Bitcoin faced extreme headwinds in March when Alphabet's Google (ticker: GOOG, GOOGL) joined Facebook (FB) in banning ads for cryptocurrencies, which lowered liquidity in the market. In an abrupt reversal, Facebook said on June 26 that it would allow some ads for cryptocurrencies, but continues its ban against initial coin offerings and binary options.
Crypto exchanges no longer serve a small community of early adopters, but an entire market of crypto enthusiasts that just can’t get the level of service they are looking for when trying to exchange cryptocurrencies. Introduced by the same people who brought AAATrade to the world of CFDs, CryptoExchange is a relatively young cryptocurrency exchange that has gained popularity among crypto enthusiasts these days. The platform aims to resolve the hassle associated with the slow approval process and poor customer support that characterizes traditional exchanges.
No coin will go up forever, even Bitcoin has very good days, and then some really rough ones. The crypto space is ever-changing and evolving, with new opportunities coming up every day. If you believe in a coin, holding it for long-term returns is a good approach, but if you are looking to make money by trading, you cannot have emotional attachments with any coin.
To perform cryptocurrency arbitrage, you need to find an opportunity where you can buy a cryptocurrency for less than you can sell it on another exchange (minus the fees and commission). Once you’ve found one, all you need to do is simultaneously buy Bitcoin on the lower-priced exchange and sell on the higher-priced one. It’s easy to make hundreds or even thousands of dollars in just a few seconds if you have enough funds.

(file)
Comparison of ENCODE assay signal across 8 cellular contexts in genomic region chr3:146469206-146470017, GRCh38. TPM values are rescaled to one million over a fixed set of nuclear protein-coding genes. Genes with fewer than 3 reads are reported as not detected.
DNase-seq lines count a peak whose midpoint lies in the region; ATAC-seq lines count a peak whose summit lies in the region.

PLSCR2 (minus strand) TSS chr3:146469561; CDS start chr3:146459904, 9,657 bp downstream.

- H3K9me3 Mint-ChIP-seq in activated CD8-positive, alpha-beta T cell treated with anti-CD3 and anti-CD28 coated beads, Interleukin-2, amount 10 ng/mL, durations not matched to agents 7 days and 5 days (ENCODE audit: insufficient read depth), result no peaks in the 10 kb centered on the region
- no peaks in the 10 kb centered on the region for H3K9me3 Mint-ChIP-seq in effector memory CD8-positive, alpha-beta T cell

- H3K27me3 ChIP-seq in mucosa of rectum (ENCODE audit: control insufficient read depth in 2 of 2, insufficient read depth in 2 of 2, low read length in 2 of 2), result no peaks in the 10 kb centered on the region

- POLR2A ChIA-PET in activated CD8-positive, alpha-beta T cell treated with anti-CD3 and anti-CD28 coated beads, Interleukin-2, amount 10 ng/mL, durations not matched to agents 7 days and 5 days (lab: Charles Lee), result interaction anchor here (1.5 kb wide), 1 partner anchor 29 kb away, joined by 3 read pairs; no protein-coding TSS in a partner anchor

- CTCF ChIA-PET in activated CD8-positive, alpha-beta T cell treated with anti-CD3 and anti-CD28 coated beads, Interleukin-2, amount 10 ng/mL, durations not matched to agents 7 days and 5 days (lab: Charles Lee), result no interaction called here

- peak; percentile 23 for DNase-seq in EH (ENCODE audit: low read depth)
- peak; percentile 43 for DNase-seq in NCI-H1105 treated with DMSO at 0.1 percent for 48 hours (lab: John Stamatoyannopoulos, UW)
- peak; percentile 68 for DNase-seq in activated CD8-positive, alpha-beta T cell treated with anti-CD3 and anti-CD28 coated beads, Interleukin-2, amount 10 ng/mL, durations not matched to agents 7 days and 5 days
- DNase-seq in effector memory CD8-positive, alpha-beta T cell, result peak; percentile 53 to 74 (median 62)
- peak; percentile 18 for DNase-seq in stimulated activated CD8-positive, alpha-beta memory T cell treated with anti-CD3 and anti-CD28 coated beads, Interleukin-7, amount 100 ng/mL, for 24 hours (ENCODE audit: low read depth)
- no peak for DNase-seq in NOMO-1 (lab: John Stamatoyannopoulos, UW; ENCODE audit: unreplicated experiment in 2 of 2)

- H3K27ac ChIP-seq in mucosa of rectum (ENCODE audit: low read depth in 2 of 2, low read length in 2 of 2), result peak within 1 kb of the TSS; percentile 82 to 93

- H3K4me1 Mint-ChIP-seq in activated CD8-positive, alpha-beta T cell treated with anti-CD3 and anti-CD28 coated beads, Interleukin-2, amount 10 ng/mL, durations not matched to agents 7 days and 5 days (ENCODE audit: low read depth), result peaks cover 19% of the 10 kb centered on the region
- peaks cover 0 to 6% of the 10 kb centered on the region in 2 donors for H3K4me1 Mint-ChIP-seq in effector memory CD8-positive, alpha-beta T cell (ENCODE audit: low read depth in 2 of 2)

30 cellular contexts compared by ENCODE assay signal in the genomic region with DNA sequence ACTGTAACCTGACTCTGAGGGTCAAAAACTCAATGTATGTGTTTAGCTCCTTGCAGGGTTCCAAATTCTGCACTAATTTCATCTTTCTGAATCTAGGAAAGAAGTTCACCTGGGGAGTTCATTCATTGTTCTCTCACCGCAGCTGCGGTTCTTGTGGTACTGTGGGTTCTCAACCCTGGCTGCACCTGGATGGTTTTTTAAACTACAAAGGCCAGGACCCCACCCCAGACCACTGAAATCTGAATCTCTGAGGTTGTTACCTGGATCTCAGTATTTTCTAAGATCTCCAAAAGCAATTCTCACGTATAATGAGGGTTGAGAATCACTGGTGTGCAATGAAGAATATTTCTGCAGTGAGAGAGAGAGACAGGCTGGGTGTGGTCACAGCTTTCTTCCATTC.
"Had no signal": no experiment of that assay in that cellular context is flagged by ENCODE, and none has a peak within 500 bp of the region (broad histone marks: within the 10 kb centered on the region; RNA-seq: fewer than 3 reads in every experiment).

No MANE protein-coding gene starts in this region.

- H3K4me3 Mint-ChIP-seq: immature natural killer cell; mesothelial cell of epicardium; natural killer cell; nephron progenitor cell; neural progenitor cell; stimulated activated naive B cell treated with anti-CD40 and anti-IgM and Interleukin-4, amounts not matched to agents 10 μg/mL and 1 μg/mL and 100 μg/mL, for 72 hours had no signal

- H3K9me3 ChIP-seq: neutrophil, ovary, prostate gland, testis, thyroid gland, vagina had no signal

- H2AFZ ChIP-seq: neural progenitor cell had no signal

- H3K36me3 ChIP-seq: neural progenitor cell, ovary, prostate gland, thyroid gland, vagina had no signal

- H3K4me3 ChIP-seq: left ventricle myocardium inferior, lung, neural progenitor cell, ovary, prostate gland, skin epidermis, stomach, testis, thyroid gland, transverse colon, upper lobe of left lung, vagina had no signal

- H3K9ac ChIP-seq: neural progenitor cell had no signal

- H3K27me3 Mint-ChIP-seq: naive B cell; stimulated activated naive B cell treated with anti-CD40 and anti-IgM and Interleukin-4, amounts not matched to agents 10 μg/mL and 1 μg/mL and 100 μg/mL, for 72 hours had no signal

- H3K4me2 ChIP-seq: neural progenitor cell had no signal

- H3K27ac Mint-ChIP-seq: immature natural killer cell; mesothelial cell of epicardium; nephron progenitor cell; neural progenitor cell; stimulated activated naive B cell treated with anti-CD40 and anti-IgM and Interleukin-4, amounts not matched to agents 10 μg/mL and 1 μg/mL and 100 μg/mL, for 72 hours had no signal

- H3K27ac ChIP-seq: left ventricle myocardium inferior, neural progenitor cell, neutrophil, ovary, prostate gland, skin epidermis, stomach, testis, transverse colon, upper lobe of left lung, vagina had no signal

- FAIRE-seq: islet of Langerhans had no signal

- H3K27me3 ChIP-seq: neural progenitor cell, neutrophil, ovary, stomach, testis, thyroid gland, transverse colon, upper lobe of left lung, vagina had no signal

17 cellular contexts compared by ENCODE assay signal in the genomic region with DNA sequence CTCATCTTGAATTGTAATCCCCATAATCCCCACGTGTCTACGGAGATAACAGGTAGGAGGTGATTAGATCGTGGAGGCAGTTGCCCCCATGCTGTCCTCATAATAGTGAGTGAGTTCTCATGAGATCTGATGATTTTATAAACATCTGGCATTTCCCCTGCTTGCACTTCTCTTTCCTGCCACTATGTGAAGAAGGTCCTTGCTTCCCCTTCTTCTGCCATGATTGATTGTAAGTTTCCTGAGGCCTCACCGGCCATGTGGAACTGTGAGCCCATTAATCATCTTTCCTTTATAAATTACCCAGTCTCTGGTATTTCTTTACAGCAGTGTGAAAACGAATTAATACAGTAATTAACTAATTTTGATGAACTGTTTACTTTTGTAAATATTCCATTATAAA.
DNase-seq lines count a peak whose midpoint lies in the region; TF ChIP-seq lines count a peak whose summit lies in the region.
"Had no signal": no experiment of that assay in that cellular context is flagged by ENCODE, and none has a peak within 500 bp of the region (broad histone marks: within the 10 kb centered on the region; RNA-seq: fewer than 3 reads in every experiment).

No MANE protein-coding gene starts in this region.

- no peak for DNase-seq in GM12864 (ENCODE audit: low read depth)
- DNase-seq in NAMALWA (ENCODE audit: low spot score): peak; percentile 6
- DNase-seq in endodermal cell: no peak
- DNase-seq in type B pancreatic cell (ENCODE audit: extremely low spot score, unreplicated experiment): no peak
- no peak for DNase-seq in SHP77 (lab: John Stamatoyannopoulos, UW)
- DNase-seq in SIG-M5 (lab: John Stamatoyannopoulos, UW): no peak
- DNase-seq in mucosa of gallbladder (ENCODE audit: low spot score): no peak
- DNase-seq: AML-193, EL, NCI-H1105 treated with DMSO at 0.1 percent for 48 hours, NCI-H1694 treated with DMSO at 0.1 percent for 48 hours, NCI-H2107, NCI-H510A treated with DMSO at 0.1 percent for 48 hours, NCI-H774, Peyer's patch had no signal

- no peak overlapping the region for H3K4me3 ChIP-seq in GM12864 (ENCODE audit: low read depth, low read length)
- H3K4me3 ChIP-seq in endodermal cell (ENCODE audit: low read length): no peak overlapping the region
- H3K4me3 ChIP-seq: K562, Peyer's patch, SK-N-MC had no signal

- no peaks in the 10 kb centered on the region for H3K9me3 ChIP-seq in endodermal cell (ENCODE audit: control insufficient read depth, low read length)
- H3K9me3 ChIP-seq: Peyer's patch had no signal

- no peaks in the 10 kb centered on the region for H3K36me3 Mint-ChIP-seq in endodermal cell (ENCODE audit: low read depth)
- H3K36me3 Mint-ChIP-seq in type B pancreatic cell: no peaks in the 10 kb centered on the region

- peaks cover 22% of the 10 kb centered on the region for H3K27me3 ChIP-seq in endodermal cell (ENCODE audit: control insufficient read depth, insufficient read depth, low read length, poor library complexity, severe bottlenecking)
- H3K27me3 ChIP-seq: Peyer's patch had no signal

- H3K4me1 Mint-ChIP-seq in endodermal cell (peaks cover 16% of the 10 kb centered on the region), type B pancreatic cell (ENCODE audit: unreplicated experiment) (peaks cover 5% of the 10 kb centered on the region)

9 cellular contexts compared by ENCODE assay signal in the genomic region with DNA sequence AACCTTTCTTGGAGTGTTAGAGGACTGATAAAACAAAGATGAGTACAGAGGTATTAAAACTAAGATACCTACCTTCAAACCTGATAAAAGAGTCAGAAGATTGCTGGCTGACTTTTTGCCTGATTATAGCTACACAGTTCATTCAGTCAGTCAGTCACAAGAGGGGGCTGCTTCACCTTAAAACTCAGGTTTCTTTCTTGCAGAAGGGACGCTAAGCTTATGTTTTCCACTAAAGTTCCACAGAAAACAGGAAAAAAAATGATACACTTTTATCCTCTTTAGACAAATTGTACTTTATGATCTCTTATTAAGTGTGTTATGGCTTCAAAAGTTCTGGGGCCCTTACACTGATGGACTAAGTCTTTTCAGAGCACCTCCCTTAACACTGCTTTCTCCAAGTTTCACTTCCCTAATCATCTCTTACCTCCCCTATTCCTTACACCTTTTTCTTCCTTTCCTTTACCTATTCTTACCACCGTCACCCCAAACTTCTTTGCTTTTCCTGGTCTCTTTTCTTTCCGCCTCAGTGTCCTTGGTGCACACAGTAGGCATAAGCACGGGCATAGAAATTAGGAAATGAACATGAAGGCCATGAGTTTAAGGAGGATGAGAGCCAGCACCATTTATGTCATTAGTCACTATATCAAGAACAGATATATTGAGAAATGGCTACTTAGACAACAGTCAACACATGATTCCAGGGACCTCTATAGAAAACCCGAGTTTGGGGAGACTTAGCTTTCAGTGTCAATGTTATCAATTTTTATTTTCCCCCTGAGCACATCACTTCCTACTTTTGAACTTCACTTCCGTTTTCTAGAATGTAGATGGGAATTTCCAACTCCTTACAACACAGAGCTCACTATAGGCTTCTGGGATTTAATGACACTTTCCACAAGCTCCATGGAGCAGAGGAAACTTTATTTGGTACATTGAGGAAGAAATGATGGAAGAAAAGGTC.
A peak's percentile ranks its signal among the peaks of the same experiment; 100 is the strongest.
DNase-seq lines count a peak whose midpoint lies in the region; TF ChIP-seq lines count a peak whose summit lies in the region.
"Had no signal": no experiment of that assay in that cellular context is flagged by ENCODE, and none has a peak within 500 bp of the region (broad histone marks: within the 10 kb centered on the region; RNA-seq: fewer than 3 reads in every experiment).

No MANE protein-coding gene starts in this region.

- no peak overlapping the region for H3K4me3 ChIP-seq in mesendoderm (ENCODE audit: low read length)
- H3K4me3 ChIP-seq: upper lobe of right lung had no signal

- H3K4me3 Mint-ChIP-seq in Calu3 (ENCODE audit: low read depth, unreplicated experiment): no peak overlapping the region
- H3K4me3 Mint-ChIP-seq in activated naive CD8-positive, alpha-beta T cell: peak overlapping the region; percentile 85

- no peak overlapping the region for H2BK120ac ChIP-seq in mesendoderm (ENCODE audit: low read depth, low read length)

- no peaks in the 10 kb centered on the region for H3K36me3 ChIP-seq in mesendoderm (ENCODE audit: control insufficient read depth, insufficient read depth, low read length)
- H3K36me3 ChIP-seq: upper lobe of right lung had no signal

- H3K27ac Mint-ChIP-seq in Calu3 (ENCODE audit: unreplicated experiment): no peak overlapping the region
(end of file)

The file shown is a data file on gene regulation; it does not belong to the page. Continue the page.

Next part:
Closing a trade in profit. It is important to take your winnings out of a trade. Cryptocurrencies move faster downwards than they do upwards, and you don’t want to be late cashing out of a trade. You also don’t want to be too early and miss out on extra profits. There are a lot of techniques to help you make this decision that are out of the scope of this beginner’s guide.

Leverage is money that a broker loans you. Unless you’re a professional trader, you should stay away from leverage until you’ve learned everything you can learn about making trades with your own money. While leverage can help you make greater profits with short cryptocurrency movements, it can also amplify your losses when the trade takes a wrong turn.
The top of the order book will show you the lowest price at which someone is willing to sell a cryptocurrency, and the highest price at which someone is willing to buy it — but that doesn’t mean you can buy or sell the amount you want at that price. In fact, the amounts of a cryptocurrency that people are offering to buy or sell at the top of the order book are often quite small, which means that, if you’re trying to buy or sell a larger amount, you’ll have to go deeper into the order book: finding a counterparty who’s offering a price that isn’t as good as the “market price.”
Lots of traders use bots (you might want to as well if you have the chops). To the next point, lots of traders use trading bots. Some are white hat; some will try to get you to make bad trades. Keep an eye out for bots. If you are using a bot, be careful, there are bots designed to exploit poorly programmed bots. In general, if you don’t have a solid grasp of TA and crypto trading, skip the bot. They are only as useful as the strategies they run.
Let’s say on January 2, 2017, you owned $1,000 and exchanged it into euros (EUR) with another market trader at a rate of EUR€0.9565, leaving you with EUR€956.50. Then, on November 24, 2017, the value of the US dollar had fallen from EUR€0.9565 to EUR€0.8380, so you decide to exchange your euros back into US dollars. After finding someone willing to sell their US dollars for your euros, you carry out the exchange at the new price. Your EUR€956.50 is now worth $1,141.40, leaving you with a profit of a little more than 14%.

EDIT: #10 Bonus (Suggested by @kerstenwirth ) — always check the ticker symbol. Ticker symbols are not universal, and may vary from exchange to exchange in rare cases. Those cases, though, can come back to bite you. For example, Bitcoin Cash trades on some exchanges as BCH, while it trades on others as BCC. BCC is also the ticker symbol for BitConnect, which was recently outted as a Ponzi Scheme. If you bought BCC under the impression was Bitcoin Cash, you would’ve lost a lot of money.